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As there’s still a lot of discussion about the appropriateness of feeling sorry for the boys recently convicted in Steubenville, I want to call your attention to On Rape, Cages, and the Steubenville Verdict by Mia McKenzie. McKenzie is in about the same place I am. I’m sorry that we have a culture in which young men are capable of such behavior. I’m sorry they were enabled and not guided. I’m sorry the criminal justice system will probably turn them into worse brutes than they already are. It’s all a terrible shame.

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Ten Years

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We’ve passed the 10th anniversary of the beginning of the Iraq War. I have little to add to what Paul Krugman wrote already. For example:

The really striking thing, during the run-up to the war, was the illusion of consensus. To this day, pundits who got it wrong excuse themselves on the grounds that “everyone” thought that there was a solid case for war. Of course, they acknowledge, there were war opponents — but they were out of the mainstream.

The trouble with this argument is that it was and is circular: support for the war became part of the definition of what it meant to hold a mainstream opinion. Anyone who dissented, no matter how qualified, was ipso facto labeled as unworthy of consideration. This was true in political circles; it was equally true of much of the press, which effectively took sides and joined the war party.

A lot of us saw clearly that the nation was being bamboozled into a stupid, unnecessary war. There were massive protests on the streets of New York that got no press coverage. One March just before the war jammed the streets from Times Square to Washington Square, and all along the route people were waving and hanging anti-war signs from their windows. Those New Yorkers understood that the stampede to war was not really about 9/11, an event still raw and smoldering in New Yorkers’ hearts. Why didn’t the press see it?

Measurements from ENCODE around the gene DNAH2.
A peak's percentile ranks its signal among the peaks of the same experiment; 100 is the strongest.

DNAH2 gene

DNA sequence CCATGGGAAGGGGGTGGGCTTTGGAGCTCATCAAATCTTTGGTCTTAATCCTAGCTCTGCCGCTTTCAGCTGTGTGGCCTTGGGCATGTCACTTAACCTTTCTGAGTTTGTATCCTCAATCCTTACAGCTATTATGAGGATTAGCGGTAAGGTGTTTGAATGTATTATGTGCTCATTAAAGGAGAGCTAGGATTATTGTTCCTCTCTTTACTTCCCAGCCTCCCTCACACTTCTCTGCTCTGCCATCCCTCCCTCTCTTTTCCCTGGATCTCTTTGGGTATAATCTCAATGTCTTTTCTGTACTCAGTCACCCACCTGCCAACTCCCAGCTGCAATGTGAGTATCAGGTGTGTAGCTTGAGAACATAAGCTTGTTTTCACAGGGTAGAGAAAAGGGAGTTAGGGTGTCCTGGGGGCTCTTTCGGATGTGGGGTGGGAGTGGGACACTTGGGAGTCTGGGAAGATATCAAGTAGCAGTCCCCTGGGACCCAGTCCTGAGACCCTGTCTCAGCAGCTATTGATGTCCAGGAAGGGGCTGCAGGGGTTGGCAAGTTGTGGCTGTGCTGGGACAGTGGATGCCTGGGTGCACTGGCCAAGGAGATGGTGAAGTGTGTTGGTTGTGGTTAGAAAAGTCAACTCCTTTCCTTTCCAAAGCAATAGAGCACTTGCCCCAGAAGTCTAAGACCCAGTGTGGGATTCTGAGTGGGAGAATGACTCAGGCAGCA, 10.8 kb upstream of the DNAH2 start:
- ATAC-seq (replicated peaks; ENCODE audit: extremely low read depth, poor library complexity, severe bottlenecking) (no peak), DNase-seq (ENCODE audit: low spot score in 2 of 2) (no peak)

Krugman points out that we are still living with a false consensus, this time about economic policy. Eric Boehlert asks if Twitter could have stopped the war; I doubt it, any more than it’s stopping the phony idea about a “debt crisis.”

That there were, in fact, educated and knowledgeable people who opposed the invasion of Iraq for good and well-informed reasons, and not because of a lack of patriotism or a forgetting of 9/11, amounted to what Mark Twain called the “silent assertion lie.” This was first published in the New York World in 1899 —

For instance. It would not be possible for a humane and intelligent person to invent a rational excuse for slavery; yet you will remember that in the early days of the emancipation agitation in the North the agitators got but small help or countenance from any one. Argue and plead and pray as they might, they could not break the universal stillness that reigned, from pulpit and press all the way down to the bottom of society–the clammy stillness created and maintained by the lie of silent assertion–the silent assertion that there wasn’t anything going on in which humane and intelligent people were interested.

From the beginning of the Dreyfus case to the end of it all France, except a couple of dozen moral paladins, lay under the smother of the silent-assertion lie that no wrong was being done to a persecuted and unoffending man. The like smother was over England lately, a good half of the population silently letting on that they were not aware that Mr. Chamberlain was trying to manufacture a war in South Africa and was willing to pay fancy prices for the materials.

That last bit was about Joseph Chamberlain, father of Neville Chamberlain, who was an important figure in the 2nd Anglo-Boer War, which was about control of South African gold mines. Plus ça change, plus c’est la même chose.

It is a bit heartening to see what has changed since then. Rachel Maddow on MSNBC would have been unimaginable ten years ago, for example. The once-invincible Vast Right-Wing-Conspiracy is in chaos. But there’s room for improvement.